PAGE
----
On April 8th 2019, a rhinoceros charged into a group of 3 tourists and 2 guides in Chitwan National Park, injuring a young Australian tourist. It quickly became evident that surgery would be needed to deal with the injuries, but the remote location (the national park is located 150km southwest of Kathmandu, capital of Nepal), meant that providing medical care would be tricky.
Luckily, a rapidly evolving HEMS team was able to provide assistance and ensure the effective treatment of those involved.
This is the story, as told by Dr Sanjaya Karki:
The rhinoceros injured an 18-year-old Australian male, biting his right thigh and striking him several times over his chest, abdomen and left leg. One of the guides, a 51-year-old male, intervened and he too was struck on his chest by the agitated rhino.
The rhino fled after the intervention, and the guides called local security personnel and local health workers. The injured were carried to safety inside the forest itself and the wounds were tended to. They called Simrik Air, a helicopter operator active in rescue services in Nepal, to request the evacuation of the injured. In light of the severity of injuries, the operator requested that the helicopter emergency medical service team of Nepal Mediciti Hospital assist with the rescue and provide necessary medical help. Nepal Mediciti Hospital and Simrik Air have collaborated for multiple successful medevac and rescue missions throughout the years.
The craft used for this mission was Bell 407GXP, call sign 9N-ALT, piloted by Captain Siddhartha Jung Gurung.
Soon after the information was collected from the dispatch centre, the medical doctor at the pre-hospital care department started to gather the best possible information from the ground. Within just a few minutes, the message was sent to the respected departments and with all the required equipment and gear, the team went up in the helipad.
The helicopter reached the exact location of the injured 25 minuted later. The team got to work immediately, with onboard medics from the HEMS team of Nepal Mediciti Hospital, Dr Abhijit Adhikary and Paramedic Ekadev Neupane stabilising the patients on-site before bringing them safely back to the hospital. The patients needed splinting of injured limbs, pain management and fluid resuscitation. One patient was placed on a mattress and the next was on a scope, and both patients were fitted with a monitor looking for vital signs throughout the journey.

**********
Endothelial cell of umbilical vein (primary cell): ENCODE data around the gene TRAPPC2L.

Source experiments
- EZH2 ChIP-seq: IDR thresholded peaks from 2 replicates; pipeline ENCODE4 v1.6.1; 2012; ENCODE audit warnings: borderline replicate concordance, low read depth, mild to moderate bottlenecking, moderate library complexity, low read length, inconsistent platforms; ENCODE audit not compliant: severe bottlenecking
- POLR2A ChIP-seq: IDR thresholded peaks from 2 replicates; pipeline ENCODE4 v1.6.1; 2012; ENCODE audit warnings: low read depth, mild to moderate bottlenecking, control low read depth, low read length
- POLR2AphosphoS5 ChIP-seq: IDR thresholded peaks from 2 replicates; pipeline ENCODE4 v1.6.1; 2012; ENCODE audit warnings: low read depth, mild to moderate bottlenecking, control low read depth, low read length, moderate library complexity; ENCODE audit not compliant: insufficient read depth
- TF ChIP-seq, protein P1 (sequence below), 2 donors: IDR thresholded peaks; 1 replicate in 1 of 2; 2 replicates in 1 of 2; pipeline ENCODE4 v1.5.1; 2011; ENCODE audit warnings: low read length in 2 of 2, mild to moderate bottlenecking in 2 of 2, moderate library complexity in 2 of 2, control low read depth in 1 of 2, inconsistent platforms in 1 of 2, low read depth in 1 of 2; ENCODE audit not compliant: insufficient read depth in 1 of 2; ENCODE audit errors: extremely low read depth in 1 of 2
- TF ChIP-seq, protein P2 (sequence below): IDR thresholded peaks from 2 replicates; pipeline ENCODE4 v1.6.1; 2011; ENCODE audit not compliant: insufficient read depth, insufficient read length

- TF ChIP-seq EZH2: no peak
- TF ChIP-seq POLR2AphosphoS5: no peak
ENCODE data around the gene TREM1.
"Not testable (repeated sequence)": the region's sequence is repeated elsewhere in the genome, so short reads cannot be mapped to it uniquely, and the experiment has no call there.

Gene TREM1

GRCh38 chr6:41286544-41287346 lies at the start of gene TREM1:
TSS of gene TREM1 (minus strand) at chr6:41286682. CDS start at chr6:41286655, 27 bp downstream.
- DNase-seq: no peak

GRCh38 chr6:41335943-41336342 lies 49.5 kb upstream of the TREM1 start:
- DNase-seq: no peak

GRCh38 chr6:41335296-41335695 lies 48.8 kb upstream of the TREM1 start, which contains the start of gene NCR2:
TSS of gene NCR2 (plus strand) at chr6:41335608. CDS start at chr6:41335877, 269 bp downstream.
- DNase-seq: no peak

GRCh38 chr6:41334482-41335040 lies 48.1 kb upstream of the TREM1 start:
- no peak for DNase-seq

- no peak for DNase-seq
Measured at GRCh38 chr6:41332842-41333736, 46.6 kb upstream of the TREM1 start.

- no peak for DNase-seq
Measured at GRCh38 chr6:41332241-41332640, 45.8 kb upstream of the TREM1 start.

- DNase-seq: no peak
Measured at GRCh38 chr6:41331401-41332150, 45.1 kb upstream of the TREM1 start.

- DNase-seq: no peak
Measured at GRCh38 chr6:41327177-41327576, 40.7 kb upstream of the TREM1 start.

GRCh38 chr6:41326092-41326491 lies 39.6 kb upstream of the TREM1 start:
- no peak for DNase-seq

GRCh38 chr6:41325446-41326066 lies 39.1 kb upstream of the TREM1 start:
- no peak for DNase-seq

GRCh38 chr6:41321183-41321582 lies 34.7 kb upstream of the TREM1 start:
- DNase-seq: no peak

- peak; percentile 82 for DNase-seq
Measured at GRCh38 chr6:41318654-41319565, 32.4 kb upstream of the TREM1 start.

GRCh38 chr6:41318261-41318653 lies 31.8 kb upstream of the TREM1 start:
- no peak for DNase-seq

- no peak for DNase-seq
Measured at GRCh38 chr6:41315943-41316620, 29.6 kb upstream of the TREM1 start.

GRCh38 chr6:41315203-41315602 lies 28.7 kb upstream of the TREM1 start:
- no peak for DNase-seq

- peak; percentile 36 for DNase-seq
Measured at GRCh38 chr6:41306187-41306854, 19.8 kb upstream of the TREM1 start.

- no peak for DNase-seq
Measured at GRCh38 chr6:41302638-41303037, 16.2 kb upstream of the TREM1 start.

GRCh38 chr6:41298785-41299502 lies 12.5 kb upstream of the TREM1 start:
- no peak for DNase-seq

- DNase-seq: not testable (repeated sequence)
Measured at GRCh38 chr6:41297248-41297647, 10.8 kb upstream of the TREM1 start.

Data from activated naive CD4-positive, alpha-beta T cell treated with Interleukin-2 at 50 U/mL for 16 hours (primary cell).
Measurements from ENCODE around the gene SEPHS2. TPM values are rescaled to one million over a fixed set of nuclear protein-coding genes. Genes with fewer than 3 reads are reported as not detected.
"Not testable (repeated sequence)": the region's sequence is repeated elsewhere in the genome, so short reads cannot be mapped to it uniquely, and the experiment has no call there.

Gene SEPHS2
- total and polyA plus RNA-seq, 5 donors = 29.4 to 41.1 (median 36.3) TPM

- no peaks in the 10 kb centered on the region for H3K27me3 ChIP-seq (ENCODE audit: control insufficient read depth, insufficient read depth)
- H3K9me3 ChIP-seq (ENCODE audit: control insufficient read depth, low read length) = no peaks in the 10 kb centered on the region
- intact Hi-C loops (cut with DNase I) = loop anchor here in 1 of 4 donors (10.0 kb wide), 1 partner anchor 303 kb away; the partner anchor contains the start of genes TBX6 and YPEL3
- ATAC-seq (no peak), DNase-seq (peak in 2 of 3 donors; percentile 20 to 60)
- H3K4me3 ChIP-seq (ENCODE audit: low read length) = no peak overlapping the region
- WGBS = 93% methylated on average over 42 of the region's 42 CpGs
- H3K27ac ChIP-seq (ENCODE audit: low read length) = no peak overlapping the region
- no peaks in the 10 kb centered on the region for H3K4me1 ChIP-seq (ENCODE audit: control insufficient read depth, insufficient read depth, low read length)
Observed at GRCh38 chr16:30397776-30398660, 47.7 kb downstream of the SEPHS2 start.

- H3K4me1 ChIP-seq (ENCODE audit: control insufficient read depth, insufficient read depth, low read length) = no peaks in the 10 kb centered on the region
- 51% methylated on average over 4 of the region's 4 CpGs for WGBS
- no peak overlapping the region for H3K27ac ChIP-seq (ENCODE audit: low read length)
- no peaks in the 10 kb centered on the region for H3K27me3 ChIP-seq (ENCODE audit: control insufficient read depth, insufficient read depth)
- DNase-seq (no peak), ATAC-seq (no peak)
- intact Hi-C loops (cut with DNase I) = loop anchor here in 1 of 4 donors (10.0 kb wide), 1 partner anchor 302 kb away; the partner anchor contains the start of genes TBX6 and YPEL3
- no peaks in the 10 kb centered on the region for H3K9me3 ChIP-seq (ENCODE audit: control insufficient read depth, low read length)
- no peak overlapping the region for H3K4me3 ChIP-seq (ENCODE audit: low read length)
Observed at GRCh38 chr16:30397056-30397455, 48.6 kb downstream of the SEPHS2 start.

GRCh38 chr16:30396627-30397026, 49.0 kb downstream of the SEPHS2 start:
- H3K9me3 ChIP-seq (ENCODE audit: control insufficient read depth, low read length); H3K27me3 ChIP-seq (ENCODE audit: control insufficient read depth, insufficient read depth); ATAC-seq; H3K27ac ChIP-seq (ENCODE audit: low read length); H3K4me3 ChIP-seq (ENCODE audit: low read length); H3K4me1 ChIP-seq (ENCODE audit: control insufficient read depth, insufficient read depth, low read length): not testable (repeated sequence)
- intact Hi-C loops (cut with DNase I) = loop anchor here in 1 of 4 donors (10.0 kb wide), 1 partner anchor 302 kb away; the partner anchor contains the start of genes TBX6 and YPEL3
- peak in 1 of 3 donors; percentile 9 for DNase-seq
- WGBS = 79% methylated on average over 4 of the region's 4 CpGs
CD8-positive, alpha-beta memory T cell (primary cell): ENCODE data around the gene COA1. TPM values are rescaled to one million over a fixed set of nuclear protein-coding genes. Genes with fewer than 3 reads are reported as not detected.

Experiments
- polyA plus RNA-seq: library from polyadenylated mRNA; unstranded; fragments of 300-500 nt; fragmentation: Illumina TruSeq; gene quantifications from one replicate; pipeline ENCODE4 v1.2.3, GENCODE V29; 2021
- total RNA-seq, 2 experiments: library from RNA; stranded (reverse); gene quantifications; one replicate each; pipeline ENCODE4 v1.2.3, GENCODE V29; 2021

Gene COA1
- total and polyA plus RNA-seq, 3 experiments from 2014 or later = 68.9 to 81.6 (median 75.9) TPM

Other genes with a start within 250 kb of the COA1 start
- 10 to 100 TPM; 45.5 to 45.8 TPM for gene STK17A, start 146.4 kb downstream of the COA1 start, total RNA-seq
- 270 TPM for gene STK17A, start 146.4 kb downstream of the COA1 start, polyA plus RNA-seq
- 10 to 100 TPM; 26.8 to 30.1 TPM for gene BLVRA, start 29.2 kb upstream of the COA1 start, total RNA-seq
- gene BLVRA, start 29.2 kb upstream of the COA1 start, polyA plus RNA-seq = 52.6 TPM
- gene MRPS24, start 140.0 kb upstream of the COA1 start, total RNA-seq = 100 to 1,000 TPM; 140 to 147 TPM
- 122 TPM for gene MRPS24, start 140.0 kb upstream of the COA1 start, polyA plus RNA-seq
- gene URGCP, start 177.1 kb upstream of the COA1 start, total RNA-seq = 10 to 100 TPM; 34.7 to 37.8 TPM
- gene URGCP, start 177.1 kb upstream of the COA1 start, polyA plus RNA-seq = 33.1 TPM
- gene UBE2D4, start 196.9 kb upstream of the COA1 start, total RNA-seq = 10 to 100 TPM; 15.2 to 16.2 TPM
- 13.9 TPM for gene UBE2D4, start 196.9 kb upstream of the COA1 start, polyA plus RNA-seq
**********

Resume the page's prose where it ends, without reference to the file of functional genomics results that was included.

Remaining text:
On arrival at the ER, further lab investigations and imaging were completed. The young Australian tourist was diagnosed with a comminuted fracture of shaft of the right femur with multiple deep lacerations. He was admitted and surgeries were carried out in multiple settings. The Nepalese guide was diagnosed with left-sided minimal hemopneumothorax, and was conservatively managed. Both the patients are recovering well in the hospital.
Collaborations between helicopter operators and Hospitals, like in this instance, have contributed to better patient outcomes in recent years. In Nepal, the first helicopter was introduced in 1964. Today, the HEMS team in Nepal now have more than 10 helicopter operators and over 30 helicopters. These helicopters are an essential part of pre-hospital care in Nepal as many areas are inaccessible via road and the vast majority of the terrain is mountainous or hilly.
Dr Karki stated that the medical evacuation was a “glowing example of how HEMS has advanced in Nepal”.
Sequence of events:
11:31 am – Call received from the Helicopter operator Simrik Air.
11:36 am – Call back made to Simrik Air confirming our preparedness.
12:26 pm – Helicopter landed in Nepal Mediciti Helipad and HEMS team dispatched.
12:50 pm – First contact made with the injured on-site.
13:22 pm – Take off after initial stabilisation, pain management, splinting and fluid resuscitation of the patients.
13:55 pm – Patients brought into the ER.
This incredible tale was highlighted by Dr Sanjaya Karki, former winner of the David Weil Extreme Medicine Award.
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